section called Apocrypha. Books and portions of books not found in the Hebrew Old Testament were moved out of the body of the Old Testament to this section. The books of 1 and 2 Esdras were omitted entirely. Luther placed these books between the. For this reason, these works are sometimes known as inter-testamental books. The point is that Apocryphal books were never rejected by orthodox Lutherans, but always included in every edition of the Luther Bible and in many German editions of the Bible as well, for instance all German Bibles published by Concordia Publishing House as long as German bibles were publishedl. The Roman Catholic, at the Council of Trent, did something never before done in the history of the church: it put the Apocryphal books on the same level of authority as the rest of the books of the Bible. Why? Because it is in the Apocryphal books that Rome claims to find justification for several of its false doctrines: chiefly, the doctrine of purgatory. But this fact never dissuaded Lutheran Christians from using these books or including them in their Bibles.
In the early years of the 20th century, as Lutherans in the USA began replacing German with English in their churches, and in their Bible translations, the Apocryphal books simply went missing, indeed “missing in action” is pretty much what happened to them.
In recent years, interest is increasing in these books, as Lutherans look to reclaim more of their heritage. There is no reason to allow Rome to claim these books as their own, for indeed, they are not the sole possession of Rome, or Eastern Orthodoxy. It will take a lot of careful pastoral instruction to help the members of English speaking Lutheran congregations distinguish the Apocryphal books from the Gnostic non-Biblical books, and to help explain what the Apocryphal books are, and what their traditional place in the Bible has always been in the Lutheran Church. For that matter, the Apocryphal books are featured throughout Western European culture.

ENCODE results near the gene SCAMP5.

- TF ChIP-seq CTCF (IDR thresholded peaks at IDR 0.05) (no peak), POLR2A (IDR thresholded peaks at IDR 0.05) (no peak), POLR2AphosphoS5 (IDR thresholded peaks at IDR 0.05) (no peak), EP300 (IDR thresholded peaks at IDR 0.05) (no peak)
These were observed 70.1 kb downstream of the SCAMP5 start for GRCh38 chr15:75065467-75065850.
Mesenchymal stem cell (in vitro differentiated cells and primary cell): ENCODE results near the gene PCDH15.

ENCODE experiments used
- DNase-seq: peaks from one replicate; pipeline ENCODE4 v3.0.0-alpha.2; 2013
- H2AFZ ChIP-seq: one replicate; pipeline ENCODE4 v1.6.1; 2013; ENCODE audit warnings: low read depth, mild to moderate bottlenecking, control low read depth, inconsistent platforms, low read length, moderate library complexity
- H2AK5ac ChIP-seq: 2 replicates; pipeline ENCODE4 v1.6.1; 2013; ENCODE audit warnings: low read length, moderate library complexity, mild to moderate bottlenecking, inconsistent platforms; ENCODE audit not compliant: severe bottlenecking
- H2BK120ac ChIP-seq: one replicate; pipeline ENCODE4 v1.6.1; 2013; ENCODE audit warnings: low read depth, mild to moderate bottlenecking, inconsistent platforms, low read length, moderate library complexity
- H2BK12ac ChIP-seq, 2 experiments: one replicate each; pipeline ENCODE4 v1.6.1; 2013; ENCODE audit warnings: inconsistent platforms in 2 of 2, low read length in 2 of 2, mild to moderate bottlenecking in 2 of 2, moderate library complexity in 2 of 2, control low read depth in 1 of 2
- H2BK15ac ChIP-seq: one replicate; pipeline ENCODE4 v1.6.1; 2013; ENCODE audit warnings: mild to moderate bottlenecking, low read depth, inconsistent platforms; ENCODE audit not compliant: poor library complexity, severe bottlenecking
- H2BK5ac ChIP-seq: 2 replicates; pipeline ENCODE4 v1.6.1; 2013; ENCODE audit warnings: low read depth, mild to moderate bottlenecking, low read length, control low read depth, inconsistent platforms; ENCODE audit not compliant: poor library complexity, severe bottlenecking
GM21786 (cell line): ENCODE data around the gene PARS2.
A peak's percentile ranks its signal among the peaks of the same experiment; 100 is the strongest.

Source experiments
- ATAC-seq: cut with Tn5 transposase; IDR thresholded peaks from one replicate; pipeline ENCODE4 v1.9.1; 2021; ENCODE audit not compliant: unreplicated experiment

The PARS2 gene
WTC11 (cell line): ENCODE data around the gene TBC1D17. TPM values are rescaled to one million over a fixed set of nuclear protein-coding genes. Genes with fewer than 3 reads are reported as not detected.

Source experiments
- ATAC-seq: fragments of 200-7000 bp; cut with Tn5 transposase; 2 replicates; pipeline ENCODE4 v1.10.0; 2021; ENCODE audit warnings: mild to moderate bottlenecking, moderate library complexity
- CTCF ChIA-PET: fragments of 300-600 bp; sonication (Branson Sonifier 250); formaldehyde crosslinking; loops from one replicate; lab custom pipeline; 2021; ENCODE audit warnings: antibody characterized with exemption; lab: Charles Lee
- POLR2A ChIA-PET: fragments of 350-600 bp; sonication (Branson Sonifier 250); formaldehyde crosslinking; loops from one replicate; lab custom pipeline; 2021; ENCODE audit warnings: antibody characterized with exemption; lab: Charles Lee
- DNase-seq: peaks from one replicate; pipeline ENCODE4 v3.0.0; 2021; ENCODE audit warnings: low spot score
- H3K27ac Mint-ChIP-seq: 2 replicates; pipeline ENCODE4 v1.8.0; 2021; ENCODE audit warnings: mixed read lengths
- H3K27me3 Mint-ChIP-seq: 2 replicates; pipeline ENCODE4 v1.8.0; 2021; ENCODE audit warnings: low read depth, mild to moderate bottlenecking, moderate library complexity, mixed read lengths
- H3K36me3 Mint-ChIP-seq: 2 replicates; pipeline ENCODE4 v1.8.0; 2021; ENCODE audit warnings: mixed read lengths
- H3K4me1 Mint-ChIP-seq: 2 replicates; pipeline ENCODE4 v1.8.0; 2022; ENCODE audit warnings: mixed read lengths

Perhaps the best way to help Lutherans who are unfamiliar with these books understand their place in the Lutheran Church’s own culture and hymnody is to point them to a well-known hymn from the age of Lutheran Orthodoxy: Now Thank We All Our God, written by Martin Rinkart circa 1636 when the devastating Thirty Years War was nearing its end. It depends very much on Luther’s translation of the Apocryphal book of Sirach, Chapter 50.
My own personal experience with the Apocryphal books is typical of most other Lutherans in English speaking churches. I was raised to understand that the Roman Catholics had their own Bible, and that their Bible had more books than “our” Bible. I learned that the doctrine of purgatory was drawn chiefly from one of the Apocryphal books, and therefore those books were bad. But then I as I learned more about the historic teachers of the Lutheran Church, I began to see that the Apocryphal books were freely cited and used by them, never on the same level of authority as the other books of the Old Testament or the New Testament, but nonetheless, there was no hesitancy to use these books by Martin Luther, Martin Chemnitz, Johann Gerhard and others. Perhaps the most amusing and enlightening example of the extent to which there is little awareness of the Apocrypha in our Lutheran Church’s history, even in The LCMS’s history, was when we produced a book of Walther’s devotions, based on his sermons. There are several references in C.F.W. Walther’s sermons to Apocryphal books, but not realizing that, our editors cited the Song of Songs, when in fact the reference was to the Wisdom of Solomon. And in the case of the Concordia Edition of the Book of Concord, we found a series of woodcut illustrations of the Small Catechism, published toward the end of Luther’s lifetime in Leipzig. And what do you know, the illustration provided for the 8th Commandment, “You shall not bear false witness” is from the Apocrypha: the story of Susanna. The same image was used in the first illustrated edition of the Small Catechism, already in 1531.